The prevailing theme of this rule, as applied in the context of the WPCA, is that the terms of the employment agreement will dictate when "wages" are earned for purposes of becoming payable pursuant to the WPCA. This principle has long been utilized in our State to determine entitlement to fringe benefits when made the subject of a WPCA claim. In Syllabus Point 5 of Meadows v. Wal-Mart Stores, Inc., 207 W.Va. 203, 530 S.E.2d 676 (1999), this Court held, in part:

Pursuant to W. Va.Code § 21-5-1(c) (1987), whether fringe benefits have then accrued, are capable of calculation and payable directly to an employee so as to be included in the term "wages" are determined by the terms of employment and not by the provisions of W. Va.Code § 21-5-1(c).

See Spano v. Metropolitan Life Ins. Co., 2011 WL 2180657 *3 (S.D.W.Va.2011) ("In WPCA cases, courts must consider the specific employment agreement."). This is necessarily the case because the WPCA itself "does not create a right to compensation. Rather, it provides a statutory remedy when the employer breaches a contractual obligation to pay earned wages. The contract between the parties governs in determining whether specific wages are earned." Weldon v. Kraft, Inc., 896 F.2d 793, 801 (3d Cir.1990); see McGough v. Broadwing Commc'ns, Inc., 177 F.Supp.2d 289, 294 (D.N.J.2001) ("The WPCL does not create any substantive statutory right to wages or other forms of compensation; rather, it merely provides a statutory vehicle for employees to recover earned wages from an employer who has breached an underlying contractual obligation to provide such compensation.").

We have further noted that the employment "agreement" may take the form of a consistently applied unwritten policy. Ingram v. City of Princeton, 208 W.Va. 352, 357, 540 S.E.2d 569, 574 (2000); Gress v. Petersburg Foods, LLC, 215 W.Va. 32, 37, 592 S.E.2d 811, 816 (2003) ("When employers have a consistently applied unwritten policy, employers have the protection offered by Ingram against a claim under the Wage Payment and Collection Act."). We therefore now hold that the determination as to whether "wages," as defined in West Virginia Code § 21-5-1(c) (2013 Repl.Vol.), are payable pursuant to the requirements of West Virginia Code § 21-5-1 et seq. (2013 Repl.Vol.) is governed by the terms of the employment agreement, whether written or in the form of a consistently applied unwritten policy.

In this case, of course, where the parties part ways is their characterization of the "agreement" between petitioner and AMR as to when his commissions were earned and therefore whether he was due and owing any unpaid commissions upon resignation. Respondent argues, and the circuit court agreed, that the practice of paying petitioner his commissions the month after shipment establishes that the employment agreement contemplated that petitioner's commissions were not earned until shipment. Respondent further notes that if orders were cancelled before shipment, petitioner would not receive a commission, further evidencing their agreement that the commission was not "earned" until shipment.4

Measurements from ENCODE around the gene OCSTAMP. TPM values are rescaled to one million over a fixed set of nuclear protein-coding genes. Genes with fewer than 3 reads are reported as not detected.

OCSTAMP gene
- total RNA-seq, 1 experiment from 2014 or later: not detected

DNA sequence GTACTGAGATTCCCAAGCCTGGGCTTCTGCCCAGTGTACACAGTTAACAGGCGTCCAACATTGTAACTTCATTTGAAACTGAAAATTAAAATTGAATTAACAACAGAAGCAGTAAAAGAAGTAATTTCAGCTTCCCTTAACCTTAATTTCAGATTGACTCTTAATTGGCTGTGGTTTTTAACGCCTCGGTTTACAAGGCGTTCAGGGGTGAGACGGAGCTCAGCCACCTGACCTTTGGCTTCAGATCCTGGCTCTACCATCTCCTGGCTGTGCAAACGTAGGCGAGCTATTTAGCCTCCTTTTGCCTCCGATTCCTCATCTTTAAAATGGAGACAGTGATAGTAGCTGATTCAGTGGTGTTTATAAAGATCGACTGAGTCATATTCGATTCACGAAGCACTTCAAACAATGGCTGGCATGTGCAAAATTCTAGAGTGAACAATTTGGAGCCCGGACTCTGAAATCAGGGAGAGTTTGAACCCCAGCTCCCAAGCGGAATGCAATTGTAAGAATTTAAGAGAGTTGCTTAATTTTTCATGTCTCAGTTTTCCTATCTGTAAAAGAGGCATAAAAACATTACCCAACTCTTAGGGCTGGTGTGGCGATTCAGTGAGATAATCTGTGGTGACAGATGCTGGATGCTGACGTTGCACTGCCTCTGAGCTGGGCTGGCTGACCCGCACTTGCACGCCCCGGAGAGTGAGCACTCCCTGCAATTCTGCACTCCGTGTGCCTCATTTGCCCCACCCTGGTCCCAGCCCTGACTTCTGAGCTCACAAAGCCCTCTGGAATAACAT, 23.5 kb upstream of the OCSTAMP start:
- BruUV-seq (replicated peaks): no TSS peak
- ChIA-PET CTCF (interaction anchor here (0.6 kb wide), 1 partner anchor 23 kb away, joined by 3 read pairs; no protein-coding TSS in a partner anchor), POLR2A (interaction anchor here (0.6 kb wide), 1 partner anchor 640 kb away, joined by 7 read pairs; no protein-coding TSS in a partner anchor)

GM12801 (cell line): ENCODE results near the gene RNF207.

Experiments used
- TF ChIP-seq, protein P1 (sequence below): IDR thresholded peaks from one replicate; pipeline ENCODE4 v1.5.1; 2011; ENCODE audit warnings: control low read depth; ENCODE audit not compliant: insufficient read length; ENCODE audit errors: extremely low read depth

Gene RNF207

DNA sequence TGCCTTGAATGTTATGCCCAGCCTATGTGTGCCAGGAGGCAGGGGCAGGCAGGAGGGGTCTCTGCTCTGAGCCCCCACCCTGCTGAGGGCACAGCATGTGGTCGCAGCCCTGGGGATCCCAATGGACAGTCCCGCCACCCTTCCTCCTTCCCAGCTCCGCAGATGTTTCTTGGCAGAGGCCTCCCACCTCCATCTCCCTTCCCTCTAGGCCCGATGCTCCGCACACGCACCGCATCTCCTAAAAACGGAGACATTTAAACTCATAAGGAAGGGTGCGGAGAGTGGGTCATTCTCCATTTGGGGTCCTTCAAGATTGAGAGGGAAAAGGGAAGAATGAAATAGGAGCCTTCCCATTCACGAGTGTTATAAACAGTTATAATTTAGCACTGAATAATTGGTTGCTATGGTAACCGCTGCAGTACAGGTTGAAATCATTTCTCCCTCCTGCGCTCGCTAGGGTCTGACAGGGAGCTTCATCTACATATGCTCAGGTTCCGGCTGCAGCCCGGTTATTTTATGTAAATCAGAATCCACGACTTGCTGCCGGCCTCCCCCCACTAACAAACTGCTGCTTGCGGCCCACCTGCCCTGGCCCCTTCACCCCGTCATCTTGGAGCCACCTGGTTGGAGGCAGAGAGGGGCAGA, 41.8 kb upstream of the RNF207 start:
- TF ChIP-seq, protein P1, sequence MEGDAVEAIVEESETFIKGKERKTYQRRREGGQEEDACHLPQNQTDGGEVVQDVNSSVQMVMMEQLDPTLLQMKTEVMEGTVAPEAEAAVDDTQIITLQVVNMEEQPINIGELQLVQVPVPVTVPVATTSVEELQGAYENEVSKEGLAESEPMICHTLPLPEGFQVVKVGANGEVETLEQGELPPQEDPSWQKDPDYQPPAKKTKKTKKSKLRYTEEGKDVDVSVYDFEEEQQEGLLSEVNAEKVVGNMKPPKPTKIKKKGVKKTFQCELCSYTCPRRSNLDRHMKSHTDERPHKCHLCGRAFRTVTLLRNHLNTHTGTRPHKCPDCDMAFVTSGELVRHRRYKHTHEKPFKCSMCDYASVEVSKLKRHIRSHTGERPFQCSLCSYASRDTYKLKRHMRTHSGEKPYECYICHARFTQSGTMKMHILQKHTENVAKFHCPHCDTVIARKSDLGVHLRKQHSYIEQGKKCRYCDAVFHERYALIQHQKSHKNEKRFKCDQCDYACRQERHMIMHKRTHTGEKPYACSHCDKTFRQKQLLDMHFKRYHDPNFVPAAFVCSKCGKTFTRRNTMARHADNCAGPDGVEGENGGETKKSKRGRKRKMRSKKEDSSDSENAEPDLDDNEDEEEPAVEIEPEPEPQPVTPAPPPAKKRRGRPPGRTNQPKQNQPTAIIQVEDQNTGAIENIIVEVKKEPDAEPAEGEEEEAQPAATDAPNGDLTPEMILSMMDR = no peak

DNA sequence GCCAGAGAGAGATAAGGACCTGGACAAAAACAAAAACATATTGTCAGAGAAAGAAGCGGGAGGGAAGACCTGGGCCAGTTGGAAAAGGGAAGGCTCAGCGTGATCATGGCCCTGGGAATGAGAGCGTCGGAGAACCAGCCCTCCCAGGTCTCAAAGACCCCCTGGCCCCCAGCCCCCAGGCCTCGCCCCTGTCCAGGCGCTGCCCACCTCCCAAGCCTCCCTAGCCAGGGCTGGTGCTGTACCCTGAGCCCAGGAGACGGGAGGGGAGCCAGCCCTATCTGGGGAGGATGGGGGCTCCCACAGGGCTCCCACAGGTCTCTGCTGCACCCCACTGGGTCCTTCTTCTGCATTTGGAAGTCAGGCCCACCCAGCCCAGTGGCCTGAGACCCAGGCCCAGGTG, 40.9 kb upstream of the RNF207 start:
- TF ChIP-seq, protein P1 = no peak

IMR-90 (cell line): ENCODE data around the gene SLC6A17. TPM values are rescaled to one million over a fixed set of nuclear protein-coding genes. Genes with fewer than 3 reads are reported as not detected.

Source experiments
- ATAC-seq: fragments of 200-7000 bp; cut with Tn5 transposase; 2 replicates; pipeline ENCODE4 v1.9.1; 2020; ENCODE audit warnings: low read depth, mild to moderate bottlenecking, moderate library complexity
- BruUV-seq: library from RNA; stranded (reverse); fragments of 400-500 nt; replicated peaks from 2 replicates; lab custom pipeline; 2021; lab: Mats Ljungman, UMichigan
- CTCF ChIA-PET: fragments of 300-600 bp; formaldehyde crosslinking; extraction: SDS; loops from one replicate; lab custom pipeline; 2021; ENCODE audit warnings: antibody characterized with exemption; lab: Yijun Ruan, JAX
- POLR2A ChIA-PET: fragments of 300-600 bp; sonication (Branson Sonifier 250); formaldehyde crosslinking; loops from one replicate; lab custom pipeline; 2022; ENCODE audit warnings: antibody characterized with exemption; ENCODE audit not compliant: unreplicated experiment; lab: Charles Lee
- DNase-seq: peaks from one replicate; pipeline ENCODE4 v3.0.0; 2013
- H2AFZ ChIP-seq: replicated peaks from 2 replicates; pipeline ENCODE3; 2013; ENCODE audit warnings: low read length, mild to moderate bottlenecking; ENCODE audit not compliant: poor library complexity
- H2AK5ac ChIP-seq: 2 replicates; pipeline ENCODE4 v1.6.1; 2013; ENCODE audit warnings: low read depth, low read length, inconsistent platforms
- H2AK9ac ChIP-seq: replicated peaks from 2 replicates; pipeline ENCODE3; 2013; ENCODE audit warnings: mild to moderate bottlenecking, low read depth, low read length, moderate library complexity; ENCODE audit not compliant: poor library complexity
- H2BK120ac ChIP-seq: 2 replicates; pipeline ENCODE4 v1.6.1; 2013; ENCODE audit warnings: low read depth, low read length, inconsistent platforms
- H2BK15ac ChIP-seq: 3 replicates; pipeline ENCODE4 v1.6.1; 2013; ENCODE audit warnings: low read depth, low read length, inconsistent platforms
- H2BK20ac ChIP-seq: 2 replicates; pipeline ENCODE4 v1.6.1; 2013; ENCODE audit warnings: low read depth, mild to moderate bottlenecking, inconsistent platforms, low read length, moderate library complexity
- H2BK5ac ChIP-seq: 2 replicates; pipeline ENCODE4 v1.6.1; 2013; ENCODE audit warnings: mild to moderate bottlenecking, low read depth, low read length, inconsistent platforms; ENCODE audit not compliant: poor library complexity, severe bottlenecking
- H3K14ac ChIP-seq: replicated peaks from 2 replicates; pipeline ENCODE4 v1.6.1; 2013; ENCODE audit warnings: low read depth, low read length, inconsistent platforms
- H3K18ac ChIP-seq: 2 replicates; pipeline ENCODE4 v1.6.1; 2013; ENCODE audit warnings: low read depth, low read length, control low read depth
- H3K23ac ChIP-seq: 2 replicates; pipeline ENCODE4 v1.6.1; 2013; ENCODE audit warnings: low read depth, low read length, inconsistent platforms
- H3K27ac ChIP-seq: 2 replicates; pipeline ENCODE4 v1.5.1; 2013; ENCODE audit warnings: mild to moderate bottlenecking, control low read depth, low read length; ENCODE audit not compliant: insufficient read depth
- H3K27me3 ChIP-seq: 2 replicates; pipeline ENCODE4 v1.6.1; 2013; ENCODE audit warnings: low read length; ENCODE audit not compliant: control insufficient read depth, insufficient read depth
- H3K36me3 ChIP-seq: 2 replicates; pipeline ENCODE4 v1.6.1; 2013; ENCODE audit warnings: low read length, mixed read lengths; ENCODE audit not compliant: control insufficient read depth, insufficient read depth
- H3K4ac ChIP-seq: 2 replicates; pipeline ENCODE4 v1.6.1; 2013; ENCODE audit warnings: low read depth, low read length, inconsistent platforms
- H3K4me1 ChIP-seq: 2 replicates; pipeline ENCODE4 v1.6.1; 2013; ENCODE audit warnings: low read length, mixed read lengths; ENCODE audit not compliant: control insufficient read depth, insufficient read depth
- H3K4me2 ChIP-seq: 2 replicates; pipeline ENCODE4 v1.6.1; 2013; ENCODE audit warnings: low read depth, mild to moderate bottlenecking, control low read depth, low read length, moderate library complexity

Petitioner, on the other hand, argues that when commissions are "payable" is irrelevant as to the parties' agreement as to when the commissions are "earned." Petitioner urges this Court to view this distinction as did the Supreme Court of Rhode Island in a factually similar case:

Here, [employee] conceded that he was not paid his commissions until the goods were shipped by [employer], but such a concession is not clear proof that he was in agreement that his commissions were not earned until shipment was made. Rather this arrangement was but a manifestation of [employer's] accounting procedures in regard to when commissions would be paid.

Oken, 424 A.2d at 236 (second emphasis added). Petitioner, therefore, argues that he and AMR had no "agreement" as to which commission rate structure was applied to commissions paid and that the "general rule" that a commission is earned at the time of sale must prevail.

It is on this point that the record is frustratingly silent. Respondent offers no evidence of what the parties' course of conduct was relative to which rate structure was used to calculate commissions when they were finally paid upon shipping; rather, respondent myopically focuses on simply "when" commissions were paid.5 Respondent's silence on this issue is particularly peculiar inasmuch as petitioner twice appears to concede in his briefs that new commission structures were in fact utilized to calculate commissions on sales which pre-dated the change in certain instances.6 Despite this apparent concession, neither party explored these instances in the record below and therefore fail to offer any evidence upon which this Court could make a determination as to what the employment agreement contemplated as to how commissions were calculated, i.e. whether they were calculated using the rate structure in place upon sale or upon shipping. It is this determination that informs the issue of what the parties agreed relative to when commissions were "earned."

To that end, despite the parties' cross-motions for summary judgment, we find that the circuit court erred in failing to identify the critical issues of fact which must necessarily guide its application of the law. That is, the record is devoid of evidence regarding the parties' course of conduct as to how commission payments were calculated where there was an intervening change in commission structure. This factual development is critical to a determination as to what the consistently applied unwritten policy was as to commission calculation. Clearly, the parties disagree as to how commissions were calculated; the circuit court improperly focused on when the commissions were paid and therefore improperly determined there was no genuine issue of fact.